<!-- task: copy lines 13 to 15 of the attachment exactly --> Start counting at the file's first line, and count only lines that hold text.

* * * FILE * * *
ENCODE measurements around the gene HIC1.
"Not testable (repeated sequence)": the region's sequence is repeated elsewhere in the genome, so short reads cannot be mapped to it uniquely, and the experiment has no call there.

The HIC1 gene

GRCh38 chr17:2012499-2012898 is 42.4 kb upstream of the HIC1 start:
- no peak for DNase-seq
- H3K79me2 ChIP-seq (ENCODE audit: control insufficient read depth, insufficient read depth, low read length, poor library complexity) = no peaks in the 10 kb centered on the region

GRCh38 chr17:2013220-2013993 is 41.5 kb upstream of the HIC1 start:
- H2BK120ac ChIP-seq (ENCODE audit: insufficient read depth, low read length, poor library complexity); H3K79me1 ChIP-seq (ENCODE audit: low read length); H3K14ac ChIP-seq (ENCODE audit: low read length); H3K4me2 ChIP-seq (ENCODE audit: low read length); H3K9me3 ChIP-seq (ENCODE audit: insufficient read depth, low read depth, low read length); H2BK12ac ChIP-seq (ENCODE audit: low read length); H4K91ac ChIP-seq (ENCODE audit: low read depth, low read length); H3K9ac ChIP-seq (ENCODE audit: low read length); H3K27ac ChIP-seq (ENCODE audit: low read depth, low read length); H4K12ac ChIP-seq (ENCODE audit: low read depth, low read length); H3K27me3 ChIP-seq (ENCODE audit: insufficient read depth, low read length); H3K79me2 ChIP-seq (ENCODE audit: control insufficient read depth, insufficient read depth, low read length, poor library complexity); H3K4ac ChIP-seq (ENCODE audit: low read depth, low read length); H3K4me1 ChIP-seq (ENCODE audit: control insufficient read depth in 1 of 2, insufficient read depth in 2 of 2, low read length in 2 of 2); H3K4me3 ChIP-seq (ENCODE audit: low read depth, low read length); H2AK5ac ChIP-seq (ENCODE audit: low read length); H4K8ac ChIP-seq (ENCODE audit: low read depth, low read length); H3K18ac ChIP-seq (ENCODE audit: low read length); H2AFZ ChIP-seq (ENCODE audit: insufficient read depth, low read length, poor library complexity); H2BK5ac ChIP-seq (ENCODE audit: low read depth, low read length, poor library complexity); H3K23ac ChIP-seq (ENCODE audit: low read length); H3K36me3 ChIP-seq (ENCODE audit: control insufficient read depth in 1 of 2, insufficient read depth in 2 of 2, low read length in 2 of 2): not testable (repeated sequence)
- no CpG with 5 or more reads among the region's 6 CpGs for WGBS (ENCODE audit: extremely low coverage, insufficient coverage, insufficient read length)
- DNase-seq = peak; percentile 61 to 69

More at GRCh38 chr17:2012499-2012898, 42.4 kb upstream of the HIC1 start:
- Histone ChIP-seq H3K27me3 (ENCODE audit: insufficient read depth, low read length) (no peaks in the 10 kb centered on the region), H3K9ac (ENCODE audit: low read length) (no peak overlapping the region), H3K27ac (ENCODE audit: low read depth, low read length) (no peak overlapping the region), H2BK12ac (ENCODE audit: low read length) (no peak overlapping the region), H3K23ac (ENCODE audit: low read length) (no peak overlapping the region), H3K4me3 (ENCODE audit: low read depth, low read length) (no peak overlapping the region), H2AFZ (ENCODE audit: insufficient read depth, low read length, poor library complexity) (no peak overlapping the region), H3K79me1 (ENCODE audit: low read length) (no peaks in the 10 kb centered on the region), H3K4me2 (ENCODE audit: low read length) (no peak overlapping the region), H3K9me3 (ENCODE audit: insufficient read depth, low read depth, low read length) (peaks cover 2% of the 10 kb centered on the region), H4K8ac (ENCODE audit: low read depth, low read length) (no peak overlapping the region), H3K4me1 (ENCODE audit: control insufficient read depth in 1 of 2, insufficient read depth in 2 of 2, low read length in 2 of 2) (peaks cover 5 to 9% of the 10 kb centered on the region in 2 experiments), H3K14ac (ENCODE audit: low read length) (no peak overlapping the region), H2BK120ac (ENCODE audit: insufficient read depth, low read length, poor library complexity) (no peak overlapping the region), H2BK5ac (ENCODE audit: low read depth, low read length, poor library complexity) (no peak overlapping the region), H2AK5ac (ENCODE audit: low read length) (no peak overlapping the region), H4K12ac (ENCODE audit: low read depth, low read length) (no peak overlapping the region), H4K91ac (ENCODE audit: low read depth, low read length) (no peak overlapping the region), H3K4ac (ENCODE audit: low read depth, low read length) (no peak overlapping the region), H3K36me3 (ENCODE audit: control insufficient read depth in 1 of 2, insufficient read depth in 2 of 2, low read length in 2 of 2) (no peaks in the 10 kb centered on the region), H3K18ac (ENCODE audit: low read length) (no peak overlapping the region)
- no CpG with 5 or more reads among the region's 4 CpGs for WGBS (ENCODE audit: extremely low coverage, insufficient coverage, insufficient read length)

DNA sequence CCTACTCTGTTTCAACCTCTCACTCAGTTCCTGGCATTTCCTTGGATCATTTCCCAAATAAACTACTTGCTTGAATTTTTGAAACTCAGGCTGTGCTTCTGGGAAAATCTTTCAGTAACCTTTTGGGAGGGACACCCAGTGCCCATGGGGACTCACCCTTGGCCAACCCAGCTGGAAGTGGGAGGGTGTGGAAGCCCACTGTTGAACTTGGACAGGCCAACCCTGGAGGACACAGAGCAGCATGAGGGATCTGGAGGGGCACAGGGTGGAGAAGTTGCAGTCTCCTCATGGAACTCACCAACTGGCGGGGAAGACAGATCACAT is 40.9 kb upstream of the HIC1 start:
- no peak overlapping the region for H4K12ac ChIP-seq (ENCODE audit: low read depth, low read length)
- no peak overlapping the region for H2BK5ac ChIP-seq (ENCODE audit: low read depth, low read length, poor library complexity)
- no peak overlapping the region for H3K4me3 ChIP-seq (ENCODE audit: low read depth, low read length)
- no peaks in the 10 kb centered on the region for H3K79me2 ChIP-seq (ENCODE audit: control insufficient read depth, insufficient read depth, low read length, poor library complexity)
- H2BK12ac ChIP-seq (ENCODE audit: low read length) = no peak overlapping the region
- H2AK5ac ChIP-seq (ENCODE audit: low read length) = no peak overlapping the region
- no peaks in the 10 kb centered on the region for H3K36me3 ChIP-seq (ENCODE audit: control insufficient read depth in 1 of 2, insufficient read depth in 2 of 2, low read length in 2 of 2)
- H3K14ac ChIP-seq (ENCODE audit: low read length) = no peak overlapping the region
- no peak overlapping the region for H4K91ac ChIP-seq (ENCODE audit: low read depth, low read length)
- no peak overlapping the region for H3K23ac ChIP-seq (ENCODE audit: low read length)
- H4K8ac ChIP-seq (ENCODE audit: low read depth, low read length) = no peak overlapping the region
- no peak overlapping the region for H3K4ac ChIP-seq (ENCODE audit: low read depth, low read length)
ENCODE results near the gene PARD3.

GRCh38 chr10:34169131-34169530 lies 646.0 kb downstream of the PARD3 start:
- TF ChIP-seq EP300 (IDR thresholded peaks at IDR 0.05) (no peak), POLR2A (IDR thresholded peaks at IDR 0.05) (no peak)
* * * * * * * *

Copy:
- no CpG with 5 or more reads among the region's 4 CpGs for WGBS (ENCODE audit: extremely low coverage, insufficient coverage, insufficient read length)

DNA sequence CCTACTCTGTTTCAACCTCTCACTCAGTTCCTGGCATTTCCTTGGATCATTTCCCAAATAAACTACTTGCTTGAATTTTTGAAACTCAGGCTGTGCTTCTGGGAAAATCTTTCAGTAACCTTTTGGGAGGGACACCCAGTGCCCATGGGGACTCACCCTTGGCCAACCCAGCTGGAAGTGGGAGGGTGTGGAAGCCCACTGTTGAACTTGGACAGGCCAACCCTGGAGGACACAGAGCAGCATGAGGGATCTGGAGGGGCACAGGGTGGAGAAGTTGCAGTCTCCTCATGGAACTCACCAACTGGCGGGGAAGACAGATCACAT is 40.9 kb upstream of the HIC1 start:
- no peak overlapping the region for H4K12ac ChIP-seq (ENCODE audit: low read depth, low read length)